Clippers respond to Kobe Bryant’s death on social media
The Clippers felt as though they’d been put through an emotional wringer when playing Sunday in Orlando, where they tipped off against the Magic less than four hours after receiving news of Laker great Kobe Bryant’s death in a helicopter crash.
Once their 112-97 victory was over, however, the team understood the hard part was not over.
Coach Doc Rivers knew all too well his team’s next opponent: the Lakers at Staples Center on Tuesday.
“That’s going to be a tough one,” Rivers said Sunday. “Again, all of us, we’re just not equipped to know how to handle it. We’re just doing our best.”
Instead, the NBA on Monday announced the game had been postponed, to be played at a later date yet to be announced.
The teams’ previous meetings this season, both Clippers victories, were already played amid a charged atmosphere, given each organization’s expectation to contend for this season’s NBA championship. Yet Tuesday, in what would have been the Lakers’ first game since the death of the player Magic Johnson called the “greatest Laker of all time,” figured to be a far more emotional backdrop.
Complete coverage of the death of Kobe Bryant, his daughter, Gianna, and seven others in a helicopter crash.
The Clippers are next scheduled to play Thursday, against Sacramento in Staples Center.
The Clippers were the only NBA team to play Sunday that did not make at least one player available to speak after the game; players such as Lou Williams, a former teammate of Bryant’s, requested the postgame availability be canceled, Rivers said afterward. Behind closed doors, players formed reactions that quickly spilled out on various social media platforms.
On Instagram, forward Paul George, whose favorite player as a child in Palmdale was Bryant, wrote: “Still can’t believe this. I’m grateful to have someone like you to look up to growing up in Cali. You inspired me to play basketball and to dominate on both ends. ...
“Thank you for taking me under your wing and being in my corner. Rest easy Kobe!”
Forward Maurice Harkless thanked Bryant on Instagram “for inspiring a young kid across the country in Jamaica Queens to want to make something of myself, real life superhero.”
Williams, who played for the Lakers during Bryant’s final season, tweeted Monday that he had been “crying on and off. Have a random thought about things we spoke about then laugh. Cry again. Then I tell myself tighten up, mamba was tough. Wipe my eyes. Cry again RIPKOBE”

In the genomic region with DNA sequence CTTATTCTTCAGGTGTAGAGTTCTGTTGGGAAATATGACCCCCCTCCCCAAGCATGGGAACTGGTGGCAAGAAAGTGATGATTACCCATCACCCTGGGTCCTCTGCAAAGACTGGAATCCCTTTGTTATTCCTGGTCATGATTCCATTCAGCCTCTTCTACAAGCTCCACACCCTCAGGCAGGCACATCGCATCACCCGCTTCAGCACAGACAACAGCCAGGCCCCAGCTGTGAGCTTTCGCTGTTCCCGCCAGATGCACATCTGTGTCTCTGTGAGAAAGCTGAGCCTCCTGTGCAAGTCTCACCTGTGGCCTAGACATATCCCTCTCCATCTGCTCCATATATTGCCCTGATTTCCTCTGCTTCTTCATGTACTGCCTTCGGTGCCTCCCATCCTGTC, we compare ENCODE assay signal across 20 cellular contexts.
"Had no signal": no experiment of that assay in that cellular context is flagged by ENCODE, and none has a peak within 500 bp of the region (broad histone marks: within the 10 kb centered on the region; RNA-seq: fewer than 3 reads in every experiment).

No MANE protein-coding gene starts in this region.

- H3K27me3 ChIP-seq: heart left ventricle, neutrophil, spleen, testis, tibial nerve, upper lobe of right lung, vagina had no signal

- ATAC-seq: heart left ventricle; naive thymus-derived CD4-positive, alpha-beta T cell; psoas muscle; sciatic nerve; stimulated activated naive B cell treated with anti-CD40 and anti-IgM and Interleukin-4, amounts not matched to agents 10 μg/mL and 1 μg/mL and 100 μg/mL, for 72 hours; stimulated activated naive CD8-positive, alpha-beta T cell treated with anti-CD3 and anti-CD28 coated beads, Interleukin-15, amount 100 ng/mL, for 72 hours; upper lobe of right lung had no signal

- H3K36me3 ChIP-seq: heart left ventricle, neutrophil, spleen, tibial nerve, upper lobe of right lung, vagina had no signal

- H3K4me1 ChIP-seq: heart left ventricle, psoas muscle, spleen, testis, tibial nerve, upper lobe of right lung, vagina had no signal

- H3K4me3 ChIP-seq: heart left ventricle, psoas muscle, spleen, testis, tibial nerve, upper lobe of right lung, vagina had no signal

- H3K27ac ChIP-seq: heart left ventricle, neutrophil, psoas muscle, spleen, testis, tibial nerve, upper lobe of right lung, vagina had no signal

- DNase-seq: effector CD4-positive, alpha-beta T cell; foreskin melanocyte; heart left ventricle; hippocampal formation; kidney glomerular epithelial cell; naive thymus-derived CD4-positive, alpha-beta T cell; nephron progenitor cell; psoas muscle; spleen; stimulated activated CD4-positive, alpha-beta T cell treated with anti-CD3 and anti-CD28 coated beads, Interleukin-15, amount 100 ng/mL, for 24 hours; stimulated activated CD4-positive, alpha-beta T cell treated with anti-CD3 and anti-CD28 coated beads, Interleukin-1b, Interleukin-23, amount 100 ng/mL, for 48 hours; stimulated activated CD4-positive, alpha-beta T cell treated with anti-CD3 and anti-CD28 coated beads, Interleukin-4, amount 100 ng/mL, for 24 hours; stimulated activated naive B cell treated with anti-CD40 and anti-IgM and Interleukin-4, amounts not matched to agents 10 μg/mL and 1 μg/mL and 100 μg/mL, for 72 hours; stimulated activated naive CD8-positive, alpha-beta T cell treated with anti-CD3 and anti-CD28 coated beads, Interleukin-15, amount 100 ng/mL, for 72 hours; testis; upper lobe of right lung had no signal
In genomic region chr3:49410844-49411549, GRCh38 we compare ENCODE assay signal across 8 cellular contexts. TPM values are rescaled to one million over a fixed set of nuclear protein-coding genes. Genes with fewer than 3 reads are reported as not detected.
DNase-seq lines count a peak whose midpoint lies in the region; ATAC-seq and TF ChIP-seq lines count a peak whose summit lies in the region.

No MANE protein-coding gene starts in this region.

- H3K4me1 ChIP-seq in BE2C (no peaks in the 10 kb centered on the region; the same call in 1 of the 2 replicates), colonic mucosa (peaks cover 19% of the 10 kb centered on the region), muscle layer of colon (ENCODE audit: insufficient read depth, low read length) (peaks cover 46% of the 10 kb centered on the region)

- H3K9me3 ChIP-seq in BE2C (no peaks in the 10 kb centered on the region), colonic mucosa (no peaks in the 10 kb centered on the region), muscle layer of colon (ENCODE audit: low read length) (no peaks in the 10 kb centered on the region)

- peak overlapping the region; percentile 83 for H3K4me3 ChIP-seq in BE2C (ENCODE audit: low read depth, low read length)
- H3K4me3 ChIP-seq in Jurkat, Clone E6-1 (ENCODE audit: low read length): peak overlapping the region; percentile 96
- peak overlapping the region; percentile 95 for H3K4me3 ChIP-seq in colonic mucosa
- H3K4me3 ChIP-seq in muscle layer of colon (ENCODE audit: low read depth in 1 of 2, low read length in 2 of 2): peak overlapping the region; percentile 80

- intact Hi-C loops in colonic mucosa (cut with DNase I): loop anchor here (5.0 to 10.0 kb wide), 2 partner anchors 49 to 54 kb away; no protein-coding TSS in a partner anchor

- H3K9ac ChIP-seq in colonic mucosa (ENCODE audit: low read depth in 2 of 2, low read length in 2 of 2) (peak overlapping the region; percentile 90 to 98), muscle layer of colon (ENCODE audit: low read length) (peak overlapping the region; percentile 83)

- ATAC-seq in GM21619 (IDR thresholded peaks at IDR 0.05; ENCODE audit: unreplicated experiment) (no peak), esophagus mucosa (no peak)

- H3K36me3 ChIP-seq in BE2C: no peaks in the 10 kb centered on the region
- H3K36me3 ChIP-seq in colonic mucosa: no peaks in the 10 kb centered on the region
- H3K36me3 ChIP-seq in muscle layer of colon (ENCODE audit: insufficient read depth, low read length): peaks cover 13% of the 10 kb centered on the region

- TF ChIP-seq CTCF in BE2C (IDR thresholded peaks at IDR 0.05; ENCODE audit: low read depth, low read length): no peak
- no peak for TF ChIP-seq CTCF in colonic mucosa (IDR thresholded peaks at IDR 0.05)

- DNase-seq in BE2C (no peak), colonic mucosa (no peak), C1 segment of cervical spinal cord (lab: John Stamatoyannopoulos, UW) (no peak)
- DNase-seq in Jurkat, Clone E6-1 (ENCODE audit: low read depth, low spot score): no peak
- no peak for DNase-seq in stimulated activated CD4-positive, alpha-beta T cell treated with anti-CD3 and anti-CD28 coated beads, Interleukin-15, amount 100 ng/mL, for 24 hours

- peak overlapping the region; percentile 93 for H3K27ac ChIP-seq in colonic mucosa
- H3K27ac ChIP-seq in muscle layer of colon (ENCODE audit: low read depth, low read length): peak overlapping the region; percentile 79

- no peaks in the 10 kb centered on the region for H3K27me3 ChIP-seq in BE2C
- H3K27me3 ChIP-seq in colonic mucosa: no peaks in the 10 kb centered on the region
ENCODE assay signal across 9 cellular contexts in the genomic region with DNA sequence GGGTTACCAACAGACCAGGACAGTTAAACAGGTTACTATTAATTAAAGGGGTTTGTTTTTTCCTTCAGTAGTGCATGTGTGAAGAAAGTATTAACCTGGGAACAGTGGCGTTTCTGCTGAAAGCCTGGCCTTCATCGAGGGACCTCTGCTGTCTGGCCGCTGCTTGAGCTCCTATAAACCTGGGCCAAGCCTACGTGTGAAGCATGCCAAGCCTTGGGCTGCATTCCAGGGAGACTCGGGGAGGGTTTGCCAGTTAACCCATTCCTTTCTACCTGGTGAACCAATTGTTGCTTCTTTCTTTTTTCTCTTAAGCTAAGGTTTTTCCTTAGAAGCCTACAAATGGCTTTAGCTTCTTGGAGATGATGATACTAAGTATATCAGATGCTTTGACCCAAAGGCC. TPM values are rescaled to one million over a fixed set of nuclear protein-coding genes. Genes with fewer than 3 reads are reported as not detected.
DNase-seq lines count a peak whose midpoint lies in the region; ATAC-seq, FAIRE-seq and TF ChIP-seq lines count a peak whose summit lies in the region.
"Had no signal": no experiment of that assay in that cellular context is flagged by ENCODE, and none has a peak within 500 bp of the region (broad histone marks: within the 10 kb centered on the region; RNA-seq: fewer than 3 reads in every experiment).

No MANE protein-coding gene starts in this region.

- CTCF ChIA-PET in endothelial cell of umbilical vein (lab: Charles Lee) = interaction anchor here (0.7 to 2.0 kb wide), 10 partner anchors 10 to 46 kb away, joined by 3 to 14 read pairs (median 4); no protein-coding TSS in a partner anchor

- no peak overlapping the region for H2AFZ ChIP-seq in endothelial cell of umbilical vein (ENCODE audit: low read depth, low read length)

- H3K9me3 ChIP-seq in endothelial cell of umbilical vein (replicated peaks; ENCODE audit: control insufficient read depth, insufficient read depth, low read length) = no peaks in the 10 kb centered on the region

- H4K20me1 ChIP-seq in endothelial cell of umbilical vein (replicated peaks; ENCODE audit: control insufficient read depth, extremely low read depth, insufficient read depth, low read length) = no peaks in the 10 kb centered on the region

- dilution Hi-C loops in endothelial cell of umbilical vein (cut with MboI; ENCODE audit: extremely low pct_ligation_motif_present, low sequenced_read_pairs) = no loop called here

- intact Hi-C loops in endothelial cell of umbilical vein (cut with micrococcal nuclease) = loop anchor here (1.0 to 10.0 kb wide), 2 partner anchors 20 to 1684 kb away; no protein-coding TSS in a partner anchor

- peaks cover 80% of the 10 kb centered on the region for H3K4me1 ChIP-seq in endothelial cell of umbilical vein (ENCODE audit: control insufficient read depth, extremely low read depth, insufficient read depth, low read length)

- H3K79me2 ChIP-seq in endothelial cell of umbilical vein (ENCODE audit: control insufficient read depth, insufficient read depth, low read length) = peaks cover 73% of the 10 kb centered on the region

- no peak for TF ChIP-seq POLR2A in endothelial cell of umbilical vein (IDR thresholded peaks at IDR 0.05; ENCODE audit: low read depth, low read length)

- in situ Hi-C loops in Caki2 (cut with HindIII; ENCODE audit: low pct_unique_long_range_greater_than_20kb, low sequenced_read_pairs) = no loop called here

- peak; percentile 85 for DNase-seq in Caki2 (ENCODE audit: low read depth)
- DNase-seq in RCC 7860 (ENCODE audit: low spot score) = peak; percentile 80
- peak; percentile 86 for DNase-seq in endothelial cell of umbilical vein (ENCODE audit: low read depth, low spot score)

Guard Patrick Beverley posted a photo of himself and Bryant with a caption that began, “speechless right now.”
Center Ivica Zubac was drafted by the Lakers in 2016, months after Bryant’s career ended, and played parts of three seasons with the organization.
“Still can’t believe this happened,” Zubac wrote on Instagram. “Rest in Peace Kobe & Gigi. One of the reasons I started playing basketball.”
The Clippers were not mere bystanders during the 20-year career of Bryant, a star who shared their city and arena while playing for their rival. From the front office personnel to those in the locker room, multiple Clippers’ careers were entwined with Bryant’s. Clippers assistant coach Tyronn Lue, who won a championship as Bryant’s teammate in 2001, openly wept on the sideline at times during Sunday’s victory.
Team consultant Jerry West swung the trade with Charlotte in 1996 that brought Bryant, as the 13th overall draft pick, to the Lakers. West called news of the crash, which claimed the lives of Bryant, his 13-year-old daughter, Gianna, and seven others, “incomprehensible” in a statement.
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“I will love Kobe forever and always cherish the time that I spent with him. I watch him grow from an energetic kid into the man he became, making a difference in so many people’s life. He has left the world a better place, Kobe’s legacy will live forever.”
L.A. mourns the death of Lakers legend Kobe Bryant.
Rivers’ playing career ended in 1996, months before Bryant was drafted, and his coaching career began four seasons later. He said he had come to know Bryant better since the future Hall of Famer’s 2016 retirement. Lawrence Frank, the team’s president of basketball operations, was an assistant with New Jersey in 2002 when the Nets lost to Bryant’s Lakers in the NBA Finals.
Given the number and depth of relationships Bryant had with various Clippers, Rivers said he was “worried” about how his team would play Sunday, and indeed, “you could just feel the game, it didn’t have a lot of energy in it.
“I didn’t know if our guys could get through it to be honest. Sometimes the stage is the best place to get away from reality. I thought our guys in my opinion had a two-hour break from an emotional day.”
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